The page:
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Sean Boyd

Agnico’s straight-shooter CEO has built the company into a darling of the Canadian gold market. “If you're a head-hunter, don't call us”

$50m

Edging up output year-on-year, Agnico Eagle has grown from revenue of $50m per annum to $50m per week under CEO Sean Boyd

“I made the mistake of saying I like lemon meringue pie”

Sean Boyd’s predecessor at Agnico, Paul Penna, didn’t retire until he was 75

Measured. Conservative. Straight-shooter Sean Boyd has built Agnico Eagle into a darling of the Canadian gold market by stepping over the trip wires that have caught so many rivals.
The son of a policeman, Agnico's CEO began his career as a paper boy for The Globe & Mail. After studying commerce in Toronto he joined accountancy Clarkson Gordon, auditing Agnico, a cobalt miner in Quebec led by penny stock salesman Paul Penna. It became Boyd's biggest file.
“He didn't look like the CEO, he could have been the janitor,” Boyd tells The Northern Miner. “I made the mistake of saying I like lemon meringue pie; the next day he was in with 10 pies.”
Boyd joined as comptroller, rising to treasurer, then finance director, in 1998 taking over as CEO. The group had revenue of $50m. “We were making no money, we actually had no money.” 21 years on and it generates $50m a week.
Boyd has pushed north into the Arctic, engineering high-grade mines at minus 50 degrees centigrade way off the electrical grid, building a competitive advantage in northern Canada and Finland. “The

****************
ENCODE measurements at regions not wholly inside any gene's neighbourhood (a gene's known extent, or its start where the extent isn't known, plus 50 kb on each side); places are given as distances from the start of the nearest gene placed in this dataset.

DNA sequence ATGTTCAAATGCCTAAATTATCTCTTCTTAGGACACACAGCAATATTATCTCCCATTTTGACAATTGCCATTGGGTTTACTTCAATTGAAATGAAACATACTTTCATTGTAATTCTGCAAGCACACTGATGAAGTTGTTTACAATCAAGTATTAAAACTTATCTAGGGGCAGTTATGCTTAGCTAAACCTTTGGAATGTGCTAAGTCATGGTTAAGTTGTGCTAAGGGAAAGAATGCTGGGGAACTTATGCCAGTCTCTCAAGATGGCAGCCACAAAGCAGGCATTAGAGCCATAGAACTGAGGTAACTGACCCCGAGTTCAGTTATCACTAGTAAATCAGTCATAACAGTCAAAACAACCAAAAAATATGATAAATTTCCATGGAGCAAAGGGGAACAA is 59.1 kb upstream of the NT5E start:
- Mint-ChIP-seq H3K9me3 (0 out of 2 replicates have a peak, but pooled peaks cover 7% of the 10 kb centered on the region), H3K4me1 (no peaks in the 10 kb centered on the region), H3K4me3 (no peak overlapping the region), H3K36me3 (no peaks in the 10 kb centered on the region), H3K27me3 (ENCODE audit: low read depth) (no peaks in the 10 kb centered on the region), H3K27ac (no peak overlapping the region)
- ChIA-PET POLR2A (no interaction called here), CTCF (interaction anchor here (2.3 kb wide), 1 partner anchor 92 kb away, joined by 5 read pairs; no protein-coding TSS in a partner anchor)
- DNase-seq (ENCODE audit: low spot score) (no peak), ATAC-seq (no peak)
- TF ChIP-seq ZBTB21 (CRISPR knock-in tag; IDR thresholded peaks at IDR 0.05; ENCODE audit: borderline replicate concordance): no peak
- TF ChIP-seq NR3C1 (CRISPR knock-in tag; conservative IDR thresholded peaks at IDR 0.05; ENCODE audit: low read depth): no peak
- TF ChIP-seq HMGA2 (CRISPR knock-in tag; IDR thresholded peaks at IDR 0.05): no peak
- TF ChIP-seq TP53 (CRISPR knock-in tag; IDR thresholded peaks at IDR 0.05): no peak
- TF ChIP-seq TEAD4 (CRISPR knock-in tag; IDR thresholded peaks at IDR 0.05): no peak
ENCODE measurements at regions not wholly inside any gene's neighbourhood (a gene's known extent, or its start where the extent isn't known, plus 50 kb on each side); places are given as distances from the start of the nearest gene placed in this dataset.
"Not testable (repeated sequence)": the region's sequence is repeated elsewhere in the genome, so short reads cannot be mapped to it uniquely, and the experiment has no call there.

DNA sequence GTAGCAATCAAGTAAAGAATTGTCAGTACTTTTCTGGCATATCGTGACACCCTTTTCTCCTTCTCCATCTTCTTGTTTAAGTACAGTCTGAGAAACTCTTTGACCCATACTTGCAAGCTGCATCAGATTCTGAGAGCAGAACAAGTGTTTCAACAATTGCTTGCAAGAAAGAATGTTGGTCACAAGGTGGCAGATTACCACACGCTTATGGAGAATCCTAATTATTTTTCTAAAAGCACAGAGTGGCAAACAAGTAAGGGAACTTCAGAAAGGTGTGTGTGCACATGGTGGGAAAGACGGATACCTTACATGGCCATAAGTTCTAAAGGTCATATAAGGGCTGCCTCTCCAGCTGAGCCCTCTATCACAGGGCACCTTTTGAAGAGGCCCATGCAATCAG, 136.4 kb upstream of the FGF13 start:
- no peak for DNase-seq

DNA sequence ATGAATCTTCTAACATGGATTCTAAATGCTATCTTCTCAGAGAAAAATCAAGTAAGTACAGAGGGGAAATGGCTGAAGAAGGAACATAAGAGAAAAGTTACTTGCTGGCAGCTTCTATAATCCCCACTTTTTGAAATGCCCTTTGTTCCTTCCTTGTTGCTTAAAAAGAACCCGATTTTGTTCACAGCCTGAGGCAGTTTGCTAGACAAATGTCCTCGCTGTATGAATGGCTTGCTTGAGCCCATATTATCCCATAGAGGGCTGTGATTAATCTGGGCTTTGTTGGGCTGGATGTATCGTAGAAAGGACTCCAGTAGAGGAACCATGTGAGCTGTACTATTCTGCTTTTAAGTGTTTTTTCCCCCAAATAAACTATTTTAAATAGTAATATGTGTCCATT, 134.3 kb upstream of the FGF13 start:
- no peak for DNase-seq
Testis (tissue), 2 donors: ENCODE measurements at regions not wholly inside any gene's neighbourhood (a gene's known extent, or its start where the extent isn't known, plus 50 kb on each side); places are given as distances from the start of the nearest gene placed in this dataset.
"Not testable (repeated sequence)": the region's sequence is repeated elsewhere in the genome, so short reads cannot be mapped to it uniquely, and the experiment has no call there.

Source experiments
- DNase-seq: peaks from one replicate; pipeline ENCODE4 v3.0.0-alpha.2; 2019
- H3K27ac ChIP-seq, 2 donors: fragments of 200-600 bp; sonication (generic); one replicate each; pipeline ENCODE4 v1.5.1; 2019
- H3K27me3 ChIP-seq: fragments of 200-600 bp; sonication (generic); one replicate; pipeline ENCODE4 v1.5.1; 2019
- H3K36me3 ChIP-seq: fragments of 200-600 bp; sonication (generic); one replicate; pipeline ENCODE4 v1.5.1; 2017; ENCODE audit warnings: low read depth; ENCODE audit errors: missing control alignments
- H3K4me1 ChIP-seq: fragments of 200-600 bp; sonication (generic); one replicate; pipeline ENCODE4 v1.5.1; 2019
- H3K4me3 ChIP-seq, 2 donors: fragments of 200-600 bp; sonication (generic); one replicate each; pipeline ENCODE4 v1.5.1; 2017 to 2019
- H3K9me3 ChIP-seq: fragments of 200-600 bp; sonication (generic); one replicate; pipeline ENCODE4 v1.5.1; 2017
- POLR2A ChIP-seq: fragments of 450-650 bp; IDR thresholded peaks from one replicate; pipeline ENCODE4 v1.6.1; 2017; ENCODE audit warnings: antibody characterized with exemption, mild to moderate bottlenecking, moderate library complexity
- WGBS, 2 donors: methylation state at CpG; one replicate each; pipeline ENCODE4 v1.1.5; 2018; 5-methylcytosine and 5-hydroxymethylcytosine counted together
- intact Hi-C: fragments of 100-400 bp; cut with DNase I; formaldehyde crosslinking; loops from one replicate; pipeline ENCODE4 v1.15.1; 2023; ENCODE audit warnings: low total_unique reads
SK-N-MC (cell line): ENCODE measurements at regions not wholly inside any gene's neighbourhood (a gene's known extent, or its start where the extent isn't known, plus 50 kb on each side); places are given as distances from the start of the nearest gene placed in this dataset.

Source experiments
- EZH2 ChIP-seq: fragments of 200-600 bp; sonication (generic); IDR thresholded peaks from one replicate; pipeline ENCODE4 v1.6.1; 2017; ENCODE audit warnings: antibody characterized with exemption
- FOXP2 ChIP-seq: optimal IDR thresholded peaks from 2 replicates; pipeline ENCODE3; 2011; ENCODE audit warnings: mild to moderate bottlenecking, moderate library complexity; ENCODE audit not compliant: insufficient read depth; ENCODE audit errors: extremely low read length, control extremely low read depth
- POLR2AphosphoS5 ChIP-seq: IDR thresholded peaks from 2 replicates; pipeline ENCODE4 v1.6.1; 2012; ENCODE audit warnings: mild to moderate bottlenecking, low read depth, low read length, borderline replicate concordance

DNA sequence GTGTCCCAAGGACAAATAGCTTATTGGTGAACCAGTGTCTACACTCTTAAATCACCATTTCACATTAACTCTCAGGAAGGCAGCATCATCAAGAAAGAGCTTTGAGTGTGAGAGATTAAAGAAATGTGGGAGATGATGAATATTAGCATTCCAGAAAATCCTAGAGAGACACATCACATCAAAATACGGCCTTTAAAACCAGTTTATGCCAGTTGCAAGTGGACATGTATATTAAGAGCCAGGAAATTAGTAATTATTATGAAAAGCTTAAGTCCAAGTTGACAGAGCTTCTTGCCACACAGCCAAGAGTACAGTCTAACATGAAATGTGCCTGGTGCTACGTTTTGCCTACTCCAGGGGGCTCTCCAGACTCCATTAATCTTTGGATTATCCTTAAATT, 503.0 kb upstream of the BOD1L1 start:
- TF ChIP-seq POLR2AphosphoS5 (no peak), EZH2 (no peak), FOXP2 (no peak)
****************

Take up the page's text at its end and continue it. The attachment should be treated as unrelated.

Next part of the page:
future's in Nunavik,” he tells BNN.
Cool-headed, he has also avoided the distractions of hedging, big-ticket deals or debt. “We don't get caught up in the idea that it is a race to be the biggest... If you’ve got 30 or 40 mines spread out across the world, I don’t know how you manage that.”
If there is one criticism of Agnico, its rolling pipeline of new mines comes at a cost, sucking up capital. Margins are high and production expands, but free cash flow always seems to be “on the visible horizon”, to quote one bank. “We allocate capital consistently over time,” says Boyd. “That's how you keep good people.”
Other CEOs describe Boyd, who sits on the board of the World Gold Council, as open and co-operative, more likely to settle a lawsuit over lunch than through lawyers. “They were extremely reasonable,” one counterpart says.
After more than two decades, is time now up? Passionate about cycling, Boyd, 59, is known for endurance: he routinely does 50km bike rides from his house outside Toronto. “If you're a head-hunter, don't call us. We've got a lineup of people coming into each box.”